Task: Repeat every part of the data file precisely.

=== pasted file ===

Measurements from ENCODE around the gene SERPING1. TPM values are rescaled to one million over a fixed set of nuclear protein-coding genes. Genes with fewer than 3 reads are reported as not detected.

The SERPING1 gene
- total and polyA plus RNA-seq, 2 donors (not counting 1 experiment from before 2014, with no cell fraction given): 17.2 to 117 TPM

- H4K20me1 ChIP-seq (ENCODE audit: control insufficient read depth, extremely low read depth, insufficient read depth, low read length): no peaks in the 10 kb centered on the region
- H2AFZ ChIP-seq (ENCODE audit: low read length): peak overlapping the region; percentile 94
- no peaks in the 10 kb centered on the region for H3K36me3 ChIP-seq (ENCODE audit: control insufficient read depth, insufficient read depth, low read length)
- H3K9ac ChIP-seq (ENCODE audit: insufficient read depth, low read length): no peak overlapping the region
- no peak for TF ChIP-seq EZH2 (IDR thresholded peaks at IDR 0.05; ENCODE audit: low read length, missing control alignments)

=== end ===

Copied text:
Measurements from ENCODE around the gene SERPING1. TPM values are rescaled to one million over a fixed set of nuclear protein-coding genes. Genes with fewer than 3 reads are reported as not detected.

The SERPING1 gene
- total and polyA plus RNA-seq, 2 donors (not counting 1 experiment from before 2014, with no cell fraction given): 17.2 to 117 TPM

- H4K20me1 ChIP-seq (ENCODE audit: control insufficient read depth, extremely low read depth, insufficient read depth, low read length): no peaks in the 10 kb centered on the region
- H2AFZ ChIP-seq (ENCODE audit: low read length): peak overlapping the region; percentile 94
- no peaks in the 10 kb centered on the region for H3K36me3 ChIP-seq (ENCODE audit: control insufficient read depth, insufficient read depth, low read length)
- H3K9ac ChIP-seq (ENCODE audit: insufficient read depth, low read length): no peak overlapping the region
- no peak for TF ChIP-seq EZH2 (IDR thresholded peaks at IDR 0.05; ENCODE audit: low read length, missing control alignments)